- Duo Concertante, for violin & piano
- Divertimento, transcription for violin & piano by Stravinsky & Samuel Dushkin (after The Fairy's Kiss)
- String Quartet No. 1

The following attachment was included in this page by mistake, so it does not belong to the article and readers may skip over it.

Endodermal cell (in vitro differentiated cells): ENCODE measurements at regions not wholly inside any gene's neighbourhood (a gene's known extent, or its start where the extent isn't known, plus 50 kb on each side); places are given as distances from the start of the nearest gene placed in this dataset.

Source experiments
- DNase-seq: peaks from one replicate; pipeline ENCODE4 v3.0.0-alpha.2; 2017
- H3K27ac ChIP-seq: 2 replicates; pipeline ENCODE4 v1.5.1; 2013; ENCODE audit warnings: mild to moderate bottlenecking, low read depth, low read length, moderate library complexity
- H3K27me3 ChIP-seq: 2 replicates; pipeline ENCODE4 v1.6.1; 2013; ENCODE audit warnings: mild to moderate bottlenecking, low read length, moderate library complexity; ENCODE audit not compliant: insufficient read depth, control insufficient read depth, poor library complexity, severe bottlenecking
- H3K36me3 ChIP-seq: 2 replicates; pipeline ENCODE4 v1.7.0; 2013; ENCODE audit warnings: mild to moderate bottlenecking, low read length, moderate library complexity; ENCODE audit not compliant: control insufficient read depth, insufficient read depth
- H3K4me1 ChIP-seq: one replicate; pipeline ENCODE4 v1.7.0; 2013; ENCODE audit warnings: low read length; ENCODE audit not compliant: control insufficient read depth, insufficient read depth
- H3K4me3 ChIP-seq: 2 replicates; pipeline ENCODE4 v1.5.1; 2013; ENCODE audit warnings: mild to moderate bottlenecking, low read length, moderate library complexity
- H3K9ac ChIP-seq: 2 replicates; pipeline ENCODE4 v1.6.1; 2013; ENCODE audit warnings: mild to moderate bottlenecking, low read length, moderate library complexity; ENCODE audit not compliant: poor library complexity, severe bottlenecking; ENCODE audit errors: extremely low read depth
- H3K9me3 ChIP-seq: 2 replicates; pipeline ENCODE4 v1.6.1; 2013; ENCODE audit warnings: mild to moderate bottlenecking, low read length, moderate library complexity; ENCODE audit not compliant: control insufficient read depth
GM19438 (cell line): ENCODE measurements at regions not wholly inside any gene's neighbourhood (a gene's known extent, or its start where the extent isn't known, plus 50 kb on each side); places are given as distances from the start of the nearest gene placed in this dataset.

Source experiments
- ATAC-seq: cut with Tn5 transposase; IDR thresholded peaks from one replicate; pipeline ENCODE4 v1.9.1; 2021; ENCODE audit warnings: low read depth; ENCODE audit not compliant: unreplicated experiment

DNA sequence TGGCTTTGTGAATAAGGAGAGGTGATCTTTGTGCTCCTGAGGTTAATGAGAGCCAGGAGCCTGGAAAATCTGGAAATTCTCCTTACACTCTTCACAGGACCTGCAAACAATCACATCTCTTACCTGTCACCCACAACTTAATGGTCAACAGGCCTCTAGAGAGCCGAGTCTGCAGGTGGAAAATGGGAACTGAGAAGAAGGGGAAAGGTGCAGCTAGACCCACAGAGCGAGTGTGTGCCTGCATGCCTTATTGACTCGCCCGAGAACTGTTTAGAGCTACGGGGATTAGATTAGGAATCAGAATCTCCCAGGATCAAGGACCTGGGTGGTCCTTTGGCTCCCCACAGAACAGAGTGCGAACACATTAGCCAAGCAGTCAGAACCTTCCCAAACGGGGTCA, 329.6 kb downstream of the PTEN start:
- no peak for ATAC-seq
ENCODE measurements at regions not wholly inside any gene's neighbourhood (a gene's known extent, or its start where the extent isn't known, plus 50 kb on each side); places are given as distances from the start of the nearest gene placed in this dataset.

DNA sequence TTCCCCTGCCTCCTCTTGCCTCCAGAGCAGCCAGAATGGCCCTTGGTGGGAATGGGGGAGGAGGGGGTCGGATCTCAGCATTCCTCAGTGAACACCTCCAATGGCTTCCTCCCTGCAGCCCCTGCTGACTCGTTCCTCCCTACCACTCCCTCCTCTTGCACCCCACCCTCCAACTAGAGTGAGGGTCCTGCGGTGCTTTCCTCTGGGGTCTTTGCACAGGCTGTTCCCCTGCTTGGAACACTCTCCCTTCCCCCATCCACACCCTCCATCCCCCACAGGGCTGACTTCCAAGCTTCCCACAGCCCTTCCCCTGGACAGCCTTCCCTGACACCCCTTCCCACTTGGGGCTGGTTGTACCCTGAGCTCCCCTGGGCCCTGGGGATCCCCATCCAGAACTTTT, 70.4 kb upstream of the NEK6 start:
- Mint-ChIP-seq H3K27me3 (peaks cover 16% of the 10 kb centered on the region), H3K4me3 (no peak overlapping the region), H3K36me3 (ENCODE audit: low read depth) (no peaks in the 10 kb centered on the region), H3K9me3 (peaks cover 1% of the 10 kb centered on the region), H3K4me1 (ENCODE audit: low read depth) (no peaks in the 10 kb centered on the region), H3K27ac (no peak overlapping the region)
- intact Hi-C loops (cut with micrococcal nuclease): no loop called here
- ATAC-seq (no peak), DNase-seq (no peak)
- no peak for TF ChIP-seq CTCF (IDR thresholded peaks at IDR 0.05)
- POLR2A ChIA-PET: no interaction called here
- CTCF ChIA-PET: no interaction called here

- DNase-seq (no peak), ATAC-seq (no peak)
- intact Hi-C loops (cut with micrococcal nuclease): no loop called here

Violinist Eudice Shapiro was a major force in Los Angeles from the '40s on up until her death in 2007; while she made a considerable number of recordings between the 1950s and 1970s, relatively few of them have appeared on CD. Crystal Records' limited-edition release Eudice Shapiro, Violin is the second devoted to her artistry, and features her with accompanist Brooks Smith in the "Duo Concertante" and "Divertimento" of Stravinsky and in Lukas Foss' "String Quartet No. 1" in her role as first violinist with the American Art Quartet. The Stravinsky recordings come from the only purely classical record issued by Fred Astaire's short-lived label Ava, which was in business just two years. Shapiro worked very closely with Stravinsky himself as a member of the Los Angeles Chamber Orchestra, which he conducted on occasion, and her mastery of his preferred violin sound -- an acrid, woody, nearly folk-like style of performance -- is in clear evidence here. These are not perfect recordings -- esteemed accompanist Brooks Smith seems to get a little tangled up in the first movement of the "Duo Concertante" at one point -- but they are very characteristic ones, and the "Divertimento" is often superb with its very fine grasp of Stravinsky's light, dancing yet uneven rhythms. Foss' "String Quartet No. 1" is early (1947) and this 1960 performance by the American Art Quartet -- a group that specialized in contemporary music, which disbanded with the death of cellist and Shapiro's husband Victor Gottlieb in 1963 -- serves well to remind us what a terrific composer Foss is. While this is a bit grayer in tone than his contemporaneous, and better known, cantata "The Song of Songs," the evolution of the single-movement quartet is very natural and flowing, the result of an obviously hard-won undertaking, and the American Art's performance is as loving and respectful as it would be if it were Brahms. The recording quality has its shortcomings; very occasionally in the Ava-recorded selections, it's clear this is taken from vinyl owing to ticks; the Columbia Masterworks recording of the Foss is of the same grainy, monochromatic fidelity that typifies virtually every mono recording it made in the 1950s. Nevertheless, collectors of modern music from the LP era will find this highly satisfactory, and from the standpoint of making accessible the highly artistic eloquence -- and elegance -- of Eudice Shapiro, this is just about definitive.